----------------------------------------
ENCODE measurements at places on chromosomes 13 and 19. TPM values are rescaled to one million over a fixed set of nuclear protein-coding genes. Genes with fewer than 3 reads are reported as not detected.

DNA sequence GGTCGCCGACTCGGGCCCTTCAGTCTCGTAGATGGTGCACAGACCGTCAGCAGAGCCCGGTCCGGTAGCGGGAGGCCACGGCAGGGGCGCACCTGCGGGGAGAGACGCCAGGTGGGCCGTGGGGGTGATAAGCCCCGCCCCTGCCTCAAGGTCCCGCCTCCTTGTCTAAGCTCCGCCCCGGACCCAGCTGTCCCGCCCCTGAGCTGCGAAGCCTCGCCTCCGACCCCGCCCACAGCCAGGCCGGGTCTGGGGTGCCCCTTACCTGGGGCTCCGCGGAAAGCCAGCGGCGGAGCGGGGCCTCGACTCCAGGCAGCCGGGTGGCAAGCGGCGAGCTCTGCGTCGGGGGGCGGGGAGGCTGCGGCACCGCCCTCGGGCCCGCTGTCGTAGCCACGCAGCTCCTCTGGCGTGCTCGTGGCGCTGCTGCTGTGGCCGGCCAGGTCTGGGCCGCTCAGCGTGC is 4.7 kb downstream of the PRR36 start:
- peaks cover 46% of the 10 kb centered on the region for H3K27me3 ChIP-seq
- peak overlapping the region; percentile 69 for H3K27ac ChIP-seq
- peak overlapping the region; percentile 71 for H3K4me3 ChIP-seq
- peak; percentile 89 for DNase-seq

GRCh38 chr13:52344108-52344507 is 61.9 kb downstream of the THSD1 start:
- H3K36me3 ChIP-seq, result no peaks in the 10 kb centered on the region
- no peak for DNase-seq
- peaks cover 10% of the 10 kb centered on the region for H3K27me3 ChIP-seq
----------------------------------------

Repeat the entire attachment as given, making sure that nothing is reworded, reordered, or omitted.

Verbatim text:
ENCODE measurements at places on chromosomes 13 and 19. TPM values are rescaled to one million over a fixed set of nuclear protein-coding genes. Genes with fewer than 3 reads are reported as not detected.

DNA sequence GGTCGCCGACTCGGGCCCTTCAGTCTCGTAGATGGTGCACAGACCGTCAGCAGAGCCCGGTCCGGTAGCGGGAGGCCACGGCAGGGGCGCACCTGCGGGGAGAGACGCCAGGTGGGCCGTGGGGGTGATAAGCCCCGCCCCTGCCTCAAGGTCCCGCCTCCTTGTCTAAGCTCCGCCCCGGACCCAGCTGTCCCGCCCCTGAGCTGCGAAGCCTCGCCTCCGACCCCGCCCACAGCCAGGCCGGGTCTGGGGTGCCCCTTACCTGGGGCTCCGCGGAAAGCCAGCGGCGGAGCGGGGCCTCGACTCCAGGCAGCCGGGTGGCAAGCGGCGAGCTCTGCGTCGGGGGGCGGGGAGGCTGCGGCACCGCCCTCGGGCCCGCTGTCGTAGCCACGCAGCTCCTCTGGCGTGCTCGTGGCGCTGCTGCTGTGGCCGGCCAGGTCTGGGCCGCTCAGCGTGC is 4.7 kb downstream of the PRR36 start:
- peaks cover 46% of the 10 kb centered on the region for H3K27me3 ChIP-seq
- peak overlapping the region; percentile 69 for H3K27ac ChIP-seq
- peak overlapping the region; percentile 71 for H3K4me3 ChIP-seq
- peak; percentile 89 for DNase-seq

GRCh38 chr13:52344108-52344507 is 61.9 kb downstream of the THSD1 start:
- H3K36me3 ChIP-seq, result no peaks in the 10 kb centered on the region
- no peak for DNase-seq
- peaks cover 10% of the 10 kb centered on the region for H3K27me3 ChIP-seq